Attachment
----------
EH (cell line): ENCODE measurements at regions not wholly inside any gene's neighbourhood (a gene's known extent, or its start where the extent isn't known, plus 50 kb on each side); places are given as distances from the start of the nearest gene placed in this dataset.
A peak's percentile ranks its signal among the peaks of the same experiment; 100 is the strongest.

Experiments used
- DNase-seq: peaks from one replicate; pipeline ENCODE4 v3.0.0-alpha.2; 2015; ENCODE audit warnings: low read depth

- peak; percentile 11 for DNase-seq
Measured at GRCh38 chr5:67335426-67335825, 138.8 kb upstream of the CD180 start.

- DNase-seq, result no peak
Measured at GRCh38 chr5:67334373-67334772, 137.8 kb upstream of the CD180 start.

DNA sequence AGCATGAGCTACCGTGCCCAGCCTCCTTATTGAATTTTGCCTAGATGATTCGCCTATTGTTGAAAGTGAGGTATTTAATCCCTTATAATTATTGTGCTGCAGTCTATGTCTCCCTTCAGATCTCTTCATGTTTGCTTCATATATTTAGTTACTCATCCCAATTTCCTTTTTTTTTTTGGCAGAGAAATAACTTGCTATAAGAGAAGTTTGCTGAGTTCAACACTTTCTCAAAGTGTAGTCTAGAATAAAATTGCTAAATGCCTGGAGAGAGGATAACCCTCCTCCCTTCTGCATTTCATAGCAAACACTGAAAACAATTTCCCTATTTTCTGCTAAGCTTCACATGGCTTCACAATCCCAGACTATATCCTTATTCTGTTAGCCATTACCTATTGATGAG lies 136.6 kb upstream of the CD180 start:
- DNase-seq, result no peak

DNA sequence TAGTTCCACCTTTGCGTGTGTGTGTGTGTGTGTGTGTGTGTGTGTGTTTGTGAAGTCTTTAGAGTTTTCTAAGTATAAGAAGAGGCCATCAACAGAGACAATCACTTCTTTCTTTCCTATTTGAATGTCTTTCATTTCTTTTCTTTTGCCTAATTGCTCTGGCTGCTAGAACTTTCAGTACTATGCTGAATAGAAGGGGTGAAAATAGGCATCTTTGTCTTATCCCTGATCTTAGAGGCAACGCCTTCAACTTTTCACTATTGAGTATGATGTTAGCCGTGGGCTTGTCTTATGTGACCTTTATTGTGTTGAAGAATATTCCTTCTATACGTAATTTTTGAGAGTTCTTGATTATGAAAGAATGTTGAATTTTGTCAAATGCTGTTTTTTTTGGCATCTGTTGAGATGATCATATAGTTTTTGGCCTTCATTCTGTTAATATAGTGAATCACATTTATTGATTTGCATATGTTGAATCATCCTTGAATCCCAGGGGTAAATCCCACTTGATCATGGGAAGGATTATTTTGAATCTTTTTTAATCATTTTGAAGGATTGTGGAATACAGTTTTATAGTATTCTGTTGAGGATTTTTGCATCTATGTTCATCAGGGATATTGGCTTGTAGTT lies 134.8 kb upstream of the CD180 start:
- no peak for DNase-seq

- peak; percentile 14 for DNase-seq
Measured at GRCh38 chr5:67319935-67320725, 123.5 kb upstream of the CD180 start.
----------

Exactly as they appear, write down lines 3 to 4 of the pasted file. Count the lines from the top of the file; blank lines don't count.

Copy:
Experiments used
- DNase-seq: peaks from one replicate; pipeline ENCODE4 v3.0.0-alpha.2; 2015; ENCODE audit warnings: low read depth